You have to keep in mind that macroscopic physics is not the same as microscopic physics. In the context of statistical physics, these macroscopic measures may represent some kind of expectation or moment (or function there-of) but they won't represent the microscopic attributes.

    You need to understand mechanics (especially dynamics) in general before you can understand how to do this kind of thing.

    Are you doing physics or have you done a physics or engineering degree?
     
  9. Jan 6, 2014 #8

    AlephZero

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    That is back to front, compared with the way you would normally turn your concept into a real world design.

    Suppose you wanted to design a conventional car engine "from scratch". First decide what power you want to produce. From that, you know how much fuel you have to burn. So you can decide how many cylinders, the engine RPM, etc.

    Then you need some way to get fuel and air into the cylinders, so you might need to think about a fuel injector system and a turbocharger. You also need to get the work out of the cylinders, so you need to think about the cranks and connecting rods, etc....

    The point is, you if every sub-component does what it is supposed to do, the engine is "guaranteed" to work the way you intended. So you don't need to do the impossible task of trying to simulate "everything" in one computer model.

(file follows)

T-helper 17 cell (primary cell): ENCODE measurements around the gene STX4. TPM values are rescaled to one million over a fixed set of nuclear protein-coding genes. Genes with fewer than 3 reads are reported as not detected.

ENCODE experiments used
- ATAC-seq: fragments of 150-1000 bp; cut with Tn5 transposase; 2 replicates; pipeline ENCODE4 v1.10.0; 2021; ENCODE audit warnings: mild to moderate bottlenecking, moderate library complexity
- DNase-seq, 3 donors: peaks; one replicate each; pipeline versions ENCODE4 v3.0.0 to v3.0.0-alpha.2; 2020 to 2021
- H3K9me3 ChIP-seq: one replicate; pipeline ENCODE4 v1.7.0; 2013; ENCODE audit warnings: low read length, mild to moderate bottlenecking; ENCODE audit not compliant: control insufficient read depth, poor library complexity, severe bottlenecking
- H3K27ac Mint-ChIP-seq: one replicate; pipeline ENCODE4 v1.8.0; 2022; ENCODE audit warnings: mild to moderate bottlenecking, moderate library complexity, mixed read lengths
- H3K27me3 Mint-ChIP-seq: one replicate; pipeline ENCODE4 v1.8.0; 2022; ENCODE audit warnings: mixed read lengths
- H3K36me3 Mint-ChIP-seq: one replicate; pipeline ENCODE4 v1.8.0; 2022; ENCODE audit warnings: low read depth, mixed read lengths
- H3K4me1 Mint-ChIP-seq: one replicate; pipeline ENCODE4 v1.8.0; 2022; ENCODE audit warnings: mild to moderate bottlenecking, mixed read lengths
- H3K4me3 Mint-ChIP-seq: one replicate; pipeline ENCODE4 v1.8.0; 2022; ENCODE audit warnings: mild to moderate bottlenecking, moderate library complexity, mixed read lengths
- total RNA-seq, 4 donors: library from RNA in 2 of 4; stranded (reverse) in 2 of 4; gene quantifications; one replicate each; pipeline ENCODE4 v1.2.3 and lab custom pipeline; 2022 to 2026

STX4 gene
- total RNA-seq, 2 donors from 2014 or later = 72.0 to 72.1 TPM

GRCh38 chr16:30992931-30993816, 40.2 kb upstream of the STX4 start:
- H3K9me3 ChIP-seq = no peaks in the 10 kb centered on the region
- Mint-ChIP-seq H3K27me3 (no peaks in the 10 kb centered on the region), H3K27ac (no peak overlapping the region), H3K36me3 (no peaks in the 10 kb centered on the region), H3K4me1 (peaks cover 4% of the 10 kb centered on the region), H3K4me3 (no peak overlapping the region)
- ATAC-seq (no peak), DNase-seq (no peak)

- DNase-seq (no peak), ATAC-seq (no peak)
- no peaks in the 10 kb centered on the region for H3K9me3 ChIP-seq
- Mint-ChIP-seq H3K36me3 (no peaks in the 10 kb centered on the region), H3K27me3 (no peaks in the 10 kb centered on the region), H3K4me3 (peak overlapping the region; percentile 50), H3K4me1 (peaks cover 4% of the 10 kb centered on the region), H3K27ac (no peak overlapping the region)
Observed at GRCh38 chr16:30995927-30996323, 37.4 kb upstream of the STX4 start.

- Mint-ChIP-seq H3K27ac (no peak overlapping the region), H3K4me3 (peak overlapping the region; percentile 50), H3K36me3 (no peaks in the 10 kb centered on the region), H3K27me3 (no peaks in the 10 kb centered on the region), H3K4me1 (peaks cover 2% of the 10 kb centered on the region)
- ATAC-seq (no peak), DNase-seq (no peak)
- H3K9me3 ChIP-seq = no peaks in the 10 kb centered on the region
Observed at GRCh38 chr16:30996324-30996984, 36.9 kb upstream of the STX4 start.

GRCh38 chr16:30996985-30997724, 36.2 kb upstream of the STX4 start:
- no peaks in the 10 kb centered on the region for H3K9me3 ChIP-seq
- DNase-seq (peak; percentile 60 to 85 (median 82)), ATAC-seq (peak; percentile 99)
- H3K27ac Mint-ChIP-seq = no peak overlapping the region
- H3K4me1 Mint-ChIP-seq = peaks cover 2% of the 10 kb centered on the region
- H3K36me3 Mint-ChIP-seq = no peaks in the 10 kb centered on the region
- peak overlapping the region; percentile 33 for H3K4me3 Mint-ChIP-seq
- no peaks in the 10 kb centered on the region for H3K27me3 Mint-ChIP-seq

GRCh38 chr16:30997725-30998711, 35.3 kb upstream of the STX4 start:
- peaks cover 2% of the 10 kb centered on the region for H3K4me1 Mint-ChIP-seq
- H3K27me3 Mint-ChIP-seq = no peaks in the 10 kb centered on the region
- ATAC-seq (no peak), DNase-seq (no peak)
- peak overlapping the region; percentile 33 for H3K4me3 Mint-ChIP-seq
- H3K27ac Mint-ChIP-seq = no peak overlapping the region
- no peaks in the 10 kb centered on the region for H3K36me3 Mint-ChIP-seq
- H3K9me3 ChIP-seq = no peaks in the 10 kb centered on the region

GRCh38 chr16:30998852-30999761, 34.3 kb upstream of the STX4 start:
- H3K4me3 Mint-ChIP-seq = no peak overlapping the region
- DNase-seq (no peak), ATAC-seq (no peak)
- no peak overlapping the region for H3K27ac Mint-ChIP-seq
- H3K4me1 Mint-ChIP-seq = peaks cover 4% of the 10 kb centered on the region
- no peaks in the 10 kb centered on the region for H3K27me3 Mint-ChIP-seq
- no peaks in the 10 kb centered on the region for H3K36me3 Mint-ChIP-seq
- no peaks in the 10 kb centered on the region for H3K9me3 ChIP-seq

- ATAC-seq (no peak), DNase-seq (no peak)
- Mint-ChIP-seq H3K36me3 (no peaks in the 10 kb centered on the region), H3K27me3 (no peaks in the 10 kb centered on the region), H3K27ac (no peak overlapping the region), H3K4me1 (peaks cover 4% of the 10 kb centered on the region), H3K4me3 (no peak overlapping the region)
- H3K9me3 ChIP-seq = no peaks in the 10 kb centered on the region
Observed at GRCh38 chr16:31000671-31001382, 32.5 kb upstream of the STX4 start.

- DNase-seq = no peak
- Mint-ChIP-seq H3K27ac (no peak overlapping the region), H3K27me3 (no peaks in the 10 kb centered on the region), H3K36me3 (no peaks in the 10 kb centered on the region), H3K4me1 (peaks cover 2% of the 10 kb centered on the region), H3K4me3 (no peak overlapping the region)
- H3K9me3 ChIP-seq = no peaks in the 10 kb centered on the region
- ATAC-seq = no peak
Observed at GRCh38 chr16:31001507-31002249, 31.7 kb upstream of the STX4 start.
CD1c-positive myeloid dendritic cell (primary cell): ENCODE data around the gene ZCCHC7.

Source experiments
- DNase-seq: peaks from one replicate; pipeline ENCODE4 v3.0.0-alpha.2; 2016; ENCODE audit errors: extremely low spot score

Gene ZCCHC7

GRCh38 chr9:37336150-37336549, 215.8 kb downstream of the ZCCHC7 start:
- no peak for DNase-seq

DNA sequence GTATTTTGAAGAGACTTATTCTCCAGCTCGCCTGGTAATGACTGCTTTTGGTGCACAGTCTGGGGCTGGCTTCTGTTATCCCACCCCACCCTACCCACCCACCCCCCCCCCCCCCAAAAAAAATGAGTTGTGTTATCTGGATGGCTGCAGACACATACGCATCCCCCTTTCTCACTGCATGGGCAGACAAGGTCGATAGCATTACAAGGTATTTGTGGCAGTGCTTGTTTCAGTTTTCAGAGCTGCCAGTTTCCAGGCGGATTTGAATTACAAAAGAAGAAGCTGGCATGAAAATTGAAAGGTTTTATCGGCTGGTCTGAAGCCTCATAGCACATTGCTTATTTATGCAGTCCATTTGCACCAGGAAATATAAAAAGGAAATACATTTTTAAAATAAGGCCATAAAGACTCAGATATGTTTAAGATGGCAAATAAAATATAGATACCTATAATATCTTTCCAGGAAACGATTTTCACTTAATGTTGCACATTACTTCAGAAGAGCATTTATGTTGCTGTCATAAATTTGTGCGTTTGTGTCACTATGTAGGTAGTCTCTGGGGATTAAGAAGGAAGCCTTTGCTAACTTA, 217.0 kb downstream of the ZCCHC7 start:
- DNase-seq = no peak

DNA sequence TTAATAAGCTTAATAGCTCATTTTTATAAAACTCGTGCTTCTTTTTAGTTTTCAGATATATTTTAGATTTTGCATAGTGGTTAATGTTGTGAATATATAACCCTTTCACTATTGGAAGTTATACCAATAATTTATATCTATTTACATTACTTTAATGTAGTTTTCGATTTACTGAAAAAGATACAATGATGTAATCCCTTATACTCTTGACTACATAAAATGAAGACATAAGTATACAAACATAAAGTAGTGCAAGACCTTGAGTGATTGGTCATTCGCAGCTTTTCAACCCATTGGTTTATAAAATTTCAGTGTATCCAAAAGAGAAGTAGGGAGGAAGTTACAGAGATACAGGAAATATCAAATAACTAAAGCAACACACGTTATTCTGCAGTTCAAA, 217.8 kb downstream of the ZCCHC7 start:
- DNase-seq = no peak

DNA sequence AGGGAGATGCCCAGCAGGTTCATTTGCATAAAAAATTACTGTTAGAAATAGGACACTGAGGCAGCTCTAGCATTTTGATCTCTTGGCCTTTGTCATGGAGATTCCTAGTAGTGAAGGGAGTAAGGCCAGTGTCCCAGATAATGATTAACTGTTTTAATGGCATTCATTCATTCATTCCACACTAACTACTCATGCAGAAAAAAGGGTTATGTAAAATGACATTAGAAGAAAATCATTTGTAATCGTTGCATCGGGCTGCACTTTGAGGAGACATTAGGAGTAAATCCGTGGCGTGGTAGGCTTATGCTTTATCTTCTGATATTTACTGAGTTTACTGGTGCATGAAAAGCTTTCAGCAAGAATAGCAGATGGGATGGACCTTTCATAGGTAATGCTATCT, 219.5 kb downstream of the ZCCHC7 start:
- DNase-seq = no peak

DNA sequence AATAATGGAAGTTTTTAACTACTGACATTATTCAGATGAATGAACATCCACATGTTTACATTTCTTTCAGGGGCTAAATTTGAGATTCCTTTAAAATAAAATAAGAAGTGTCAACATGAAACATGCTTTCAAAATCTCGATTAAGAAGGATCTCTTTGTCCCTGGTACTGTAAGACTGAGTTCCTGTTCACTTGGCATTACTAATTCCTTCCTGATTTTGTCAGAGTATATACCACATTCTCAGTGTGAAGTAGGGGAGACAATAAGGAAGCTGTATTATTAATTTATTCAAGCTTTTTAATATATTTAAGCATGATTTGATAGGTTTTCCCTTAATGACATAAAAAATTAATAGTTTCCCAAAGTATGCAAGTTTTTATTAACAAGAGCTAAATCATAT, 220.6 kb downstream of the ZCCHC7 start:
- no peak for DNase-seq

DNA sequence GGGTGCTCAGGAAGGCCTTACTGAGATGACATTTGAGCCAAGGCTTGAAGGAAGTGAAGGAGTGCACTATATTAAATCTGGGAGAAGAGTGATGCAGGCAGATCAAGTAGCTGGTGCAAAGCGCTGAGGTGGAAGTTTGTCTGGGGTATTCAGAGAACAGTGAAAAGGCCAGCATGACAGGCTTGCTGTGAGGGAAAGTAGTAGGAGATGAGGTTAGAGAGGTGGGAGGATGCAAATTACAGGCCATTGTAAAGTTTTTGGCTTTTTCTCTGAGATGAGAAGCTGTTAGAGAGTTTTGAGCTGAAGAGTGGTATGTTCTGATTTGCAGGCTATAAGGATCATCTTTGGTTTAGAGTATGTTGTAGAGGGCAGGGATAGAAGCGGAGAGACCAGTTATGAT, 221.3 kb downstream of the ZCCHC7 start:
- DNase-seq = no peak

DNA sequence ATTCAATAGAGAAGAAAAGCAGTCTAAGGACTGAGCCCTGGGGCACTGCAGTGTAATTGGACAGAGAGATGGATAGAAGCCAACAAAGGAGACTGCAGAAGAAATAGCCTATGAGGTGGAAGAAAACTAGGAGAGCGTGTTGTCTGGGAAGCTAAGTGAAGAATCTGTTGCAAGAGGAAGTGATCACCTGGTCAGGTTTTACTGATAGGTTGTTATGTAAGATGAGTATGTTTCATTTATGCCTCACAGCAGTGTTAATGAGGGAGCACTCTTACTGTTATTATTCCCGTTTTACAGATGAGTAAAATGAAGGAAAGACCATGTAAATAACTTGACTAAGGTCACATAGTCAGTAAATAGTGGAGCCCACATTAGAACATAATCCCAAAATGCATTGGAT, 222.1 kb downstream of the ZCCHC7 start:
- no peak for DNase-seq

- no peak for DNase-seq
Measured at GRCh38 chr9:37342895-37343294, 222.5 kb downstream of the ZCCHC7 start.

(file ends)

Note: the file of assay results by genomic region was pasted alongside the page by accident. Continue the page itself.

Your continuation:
Also, a simulation that "works" doesn't prove anything about what would happen in real life, unless you can show there are no significant errors in it. For example you can find plenty of simulations on the web that "prove" perpetual motion machines work!
     
  10. Jan 6, 2014 #9
    I'm currently doing physics, only in my first year university year though. I haven't learned everything yet, but I know a fair bit.
     
  11. Jan 6, 2014 #10
    @alephZero so your saying that correctly completing the equations for all the factors of this engine(probably several hundred) should figure out whether the engine would work? I mean I know it is, but I just think there'll be a factor I will forget about.
     
  12. Jan 6, 2014 #11

    AlephZero

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    But if the simulation runs the engine "as if it was real", won't the simulation include the same equations, one way or another?

    Supposing you correctly simulate an engine design that doesn't work. So when you try to run it, nothing happens. Then what you do? Most likely, you try to solve the equations to figure out why it doesn't work...
     
  13. Jan 6, 2014 #12
    Good point. I guess the simulation would only be useful for the visual aspect of all this.
     
  14. Jan 7, 2014 #13
    If that is a proof-of-concept type of thing, then I'd start with something very simple. Like having the crankshaft rotate at a constant angular speed, with the motion of everything else derived from this rotation kinematically.

    You can make things more complex than that afterwards, but this is probably the minimum you have to do.